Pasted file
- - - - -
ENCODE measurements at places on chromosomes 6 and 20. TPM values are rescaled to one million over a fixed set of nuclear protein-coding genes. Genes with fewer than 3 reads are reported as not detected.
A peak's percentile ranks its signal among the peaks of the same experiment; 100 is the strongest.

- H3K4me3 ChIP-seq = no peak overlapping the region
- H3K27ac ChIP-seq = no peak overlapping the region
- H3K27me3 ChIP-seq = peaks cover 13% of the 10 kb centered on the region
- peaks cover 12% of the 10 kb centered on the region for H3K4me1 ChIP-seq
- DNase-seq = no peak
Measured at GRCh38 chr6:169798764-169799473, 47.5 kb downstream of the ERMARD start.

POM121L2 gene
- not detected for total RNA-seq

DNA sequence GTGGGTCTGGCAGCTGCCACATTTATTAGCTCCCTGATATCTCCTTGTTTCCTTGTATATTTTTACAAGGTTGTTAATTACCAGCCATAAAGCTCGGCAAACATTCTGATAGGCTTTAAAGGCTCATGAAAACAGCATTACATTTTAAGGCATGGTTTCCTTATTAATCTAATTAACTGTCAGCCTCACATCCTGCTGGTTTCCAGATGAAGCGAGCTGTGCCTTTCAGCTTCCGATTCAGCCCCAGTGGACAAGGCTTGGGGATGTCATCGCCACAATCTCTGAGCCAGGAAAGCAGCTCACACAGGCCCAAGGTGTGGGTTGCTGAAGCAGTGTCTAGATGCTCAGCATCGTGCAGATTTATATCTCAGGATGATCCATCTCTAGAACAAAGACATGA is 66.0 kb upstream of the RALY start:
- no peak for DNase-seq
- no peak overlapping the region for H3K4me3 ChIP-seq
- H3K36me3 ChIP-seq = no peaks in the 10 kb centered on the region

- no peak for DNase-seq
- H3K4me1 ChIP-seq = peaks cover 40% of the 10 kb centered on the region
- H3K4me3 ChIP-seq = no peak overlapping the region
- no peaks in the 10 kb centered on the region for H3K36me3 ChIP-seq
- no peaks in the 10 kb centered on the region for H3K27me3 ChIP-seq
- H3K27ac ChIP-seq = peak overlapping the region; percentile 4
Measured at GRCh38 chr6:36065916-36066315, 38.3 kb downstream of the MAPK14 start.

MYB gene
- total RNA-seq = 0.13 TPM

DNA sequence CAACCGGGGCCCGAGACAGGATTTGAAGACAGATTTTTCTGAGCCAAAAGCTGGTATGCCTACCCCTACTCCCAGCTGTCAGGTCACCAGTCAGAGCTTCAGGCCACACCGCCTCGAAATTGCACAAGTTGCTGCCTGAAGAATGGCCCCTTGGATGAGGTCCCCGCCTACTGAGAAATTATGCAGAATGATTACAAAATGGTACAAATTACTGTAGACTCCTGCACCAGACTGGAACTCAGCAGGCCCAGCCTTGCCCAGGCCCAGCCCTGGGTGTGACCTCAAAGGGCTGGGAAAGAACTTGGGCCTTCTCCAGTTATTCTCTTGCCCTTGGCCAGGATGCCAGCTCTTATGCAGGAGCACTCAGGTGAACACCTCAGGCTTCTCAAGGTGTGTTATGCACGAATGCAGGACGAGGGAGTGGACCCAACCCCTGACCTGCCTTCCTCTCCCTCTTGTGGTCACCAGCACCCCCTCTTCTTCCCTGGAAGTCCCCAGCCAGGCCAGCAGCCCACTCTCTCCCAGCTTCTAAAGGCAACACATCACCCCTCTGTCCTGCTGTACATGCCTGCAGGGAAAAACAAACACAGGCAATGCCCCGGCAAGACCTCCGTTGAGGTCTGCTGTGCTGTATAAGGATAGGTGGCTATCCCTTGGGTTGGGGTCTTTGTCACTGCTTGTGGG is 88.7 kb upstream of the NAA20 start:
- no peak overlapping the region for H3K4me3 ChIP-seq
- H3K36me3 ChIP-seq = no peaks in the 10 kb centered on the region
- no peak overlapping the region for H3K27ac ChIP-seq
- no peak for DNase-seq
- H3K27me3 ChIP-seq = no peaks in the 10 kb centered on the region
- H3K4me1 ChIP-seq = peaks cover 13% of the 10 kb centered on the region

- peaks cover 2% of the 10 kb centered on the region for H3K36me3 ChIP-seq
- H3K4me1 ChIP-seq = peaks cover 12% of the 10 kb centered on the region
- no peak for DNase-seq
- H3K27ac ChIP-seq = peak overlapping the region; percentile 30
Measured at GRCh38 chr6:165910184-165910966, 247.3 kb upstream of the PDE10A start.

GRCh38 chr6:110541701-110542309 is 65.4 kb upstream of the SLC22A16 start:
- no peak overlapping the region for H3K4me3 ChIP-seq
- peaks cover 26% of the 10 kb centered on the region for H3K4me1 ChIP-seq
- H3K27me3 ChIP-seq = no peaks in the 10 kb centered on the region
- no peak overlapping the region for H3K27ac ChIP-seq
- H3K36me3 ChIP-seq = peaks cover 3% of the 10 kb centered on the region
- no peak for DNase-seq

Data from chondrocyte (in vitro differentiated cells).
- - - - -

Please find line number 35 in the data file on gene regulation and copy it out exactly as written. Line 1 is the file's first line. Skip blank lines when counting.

Measured at GRCh38 chr6:165910184-165910966, 247.3 kb upstream of the PDE10A start.